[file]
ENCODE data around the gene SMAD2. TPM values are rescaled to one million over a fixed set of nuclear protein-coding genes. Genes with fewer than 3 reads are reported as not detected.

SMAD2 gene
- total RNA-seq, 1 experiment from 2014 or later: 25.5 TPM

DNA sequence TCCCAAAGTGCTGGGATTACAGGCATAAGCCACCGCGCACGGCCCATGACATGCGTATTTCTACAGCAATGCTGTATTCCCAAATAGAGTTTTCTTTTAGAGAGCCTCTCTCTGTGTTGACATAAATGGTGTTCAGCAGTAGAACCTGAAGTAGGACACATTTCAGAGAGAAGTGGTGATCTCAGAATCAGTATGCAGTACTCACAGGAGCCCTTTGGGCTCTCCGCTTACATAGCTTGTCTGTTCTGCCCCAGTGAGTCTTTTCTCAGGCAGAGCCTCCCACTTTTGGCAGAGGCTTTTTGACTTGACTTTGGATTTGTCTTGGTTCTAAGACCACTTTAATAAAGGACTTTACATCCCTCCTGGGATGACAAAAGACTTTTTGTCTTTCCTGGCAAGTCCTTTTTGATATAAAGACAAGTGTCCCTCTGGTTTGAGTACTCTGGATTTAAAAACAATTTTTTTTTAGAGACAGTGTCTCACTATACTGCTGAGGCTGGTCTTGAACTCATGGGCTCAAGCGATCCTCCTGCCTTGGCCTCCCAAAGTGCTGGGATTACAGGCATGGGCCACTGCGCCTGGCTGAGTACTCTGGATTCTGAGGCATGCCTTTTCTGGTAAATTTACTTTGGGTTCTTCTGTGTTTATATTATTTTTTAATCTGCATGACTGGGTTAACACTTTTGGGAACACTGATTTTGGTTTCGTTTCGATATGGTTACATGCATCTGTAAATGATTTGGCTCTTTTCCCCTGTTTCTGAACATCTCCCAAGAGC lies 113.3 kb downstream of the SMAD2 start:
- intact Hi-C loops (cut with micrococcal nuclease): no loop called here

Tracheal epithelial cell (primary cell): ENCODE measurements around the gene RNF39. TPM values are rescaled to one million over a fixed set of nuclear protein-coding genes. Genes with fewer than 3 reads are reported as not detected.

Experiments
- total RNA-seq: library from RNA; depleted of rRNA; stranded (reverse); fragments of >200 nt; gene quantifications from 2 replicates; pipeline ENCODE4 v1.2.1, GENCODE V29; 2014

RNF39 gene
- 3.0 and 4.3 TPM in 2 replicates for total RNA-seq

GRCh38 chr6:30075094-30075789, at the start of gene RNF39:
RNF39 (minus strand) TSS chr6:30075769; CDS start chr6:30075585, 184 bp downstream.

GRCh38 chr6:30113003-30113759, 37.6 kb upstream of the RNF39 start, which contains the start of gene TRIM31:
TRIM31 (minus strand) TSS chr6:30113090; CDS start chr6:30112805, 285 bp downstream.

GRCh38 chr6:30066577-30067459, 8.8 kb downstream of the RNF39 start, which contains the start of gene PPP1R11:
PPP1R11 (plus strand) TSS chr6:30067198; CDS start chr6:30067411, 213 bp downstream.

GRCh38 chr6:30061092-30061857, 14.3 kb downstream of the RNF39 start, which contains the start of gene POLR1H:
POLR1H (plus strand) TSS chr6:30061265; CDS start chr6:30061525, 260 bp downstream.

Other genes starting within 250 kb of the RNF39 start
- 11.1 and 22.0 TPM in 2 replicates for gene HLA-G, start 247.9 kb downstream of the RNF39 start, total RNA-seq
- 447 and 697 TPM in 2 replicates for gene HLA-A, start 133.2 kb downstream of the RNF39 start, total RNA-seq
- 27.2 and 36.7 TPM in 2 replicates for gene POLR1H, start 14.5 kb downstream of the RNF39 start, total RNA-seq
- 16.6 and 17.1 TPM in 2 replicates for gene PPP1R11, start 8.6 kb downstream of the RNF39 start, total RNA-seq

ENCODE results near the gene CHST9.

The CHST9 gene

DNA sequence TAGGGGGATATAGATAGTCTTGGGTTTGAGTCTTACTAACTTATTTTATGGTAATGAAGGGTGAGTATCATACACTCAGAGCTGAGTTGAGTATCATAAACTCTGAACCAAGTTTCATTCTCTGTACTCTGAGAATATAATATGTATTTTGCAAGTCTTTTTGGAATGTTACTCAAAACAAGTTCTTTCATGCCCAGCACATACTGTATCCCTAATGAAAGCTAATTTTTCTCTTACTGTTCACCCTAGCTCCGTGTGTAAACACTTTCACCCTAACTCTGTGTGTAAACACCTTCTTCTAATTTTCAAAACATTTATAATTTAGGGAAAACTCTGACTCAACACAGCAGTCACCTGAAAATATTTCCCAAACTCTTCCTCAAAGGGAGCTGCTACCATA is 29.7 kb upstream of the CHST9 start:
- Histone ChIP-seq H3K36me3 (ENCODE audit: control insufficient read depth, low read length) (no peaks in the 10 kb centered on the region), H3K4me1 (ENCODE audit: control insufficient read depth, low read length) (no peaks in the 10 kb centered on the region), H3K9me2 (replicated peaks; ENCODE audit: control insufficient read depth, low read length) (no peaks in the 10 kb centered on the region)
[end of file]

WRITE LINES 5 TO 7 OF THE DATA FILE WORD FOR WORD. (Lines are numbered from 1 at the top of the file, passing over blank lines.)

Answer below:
- intact Hi-C loops (cut with micrococcal nuclease): no loop called here

Tracheal epithelial cell (primary cell): ENCODE measurements around the gene RNF39. TPM values are rescaled to one million over a fixed set of nuclear protein-coding genes. Genes with fewer than 3 reads are reported as not detected.

Experiments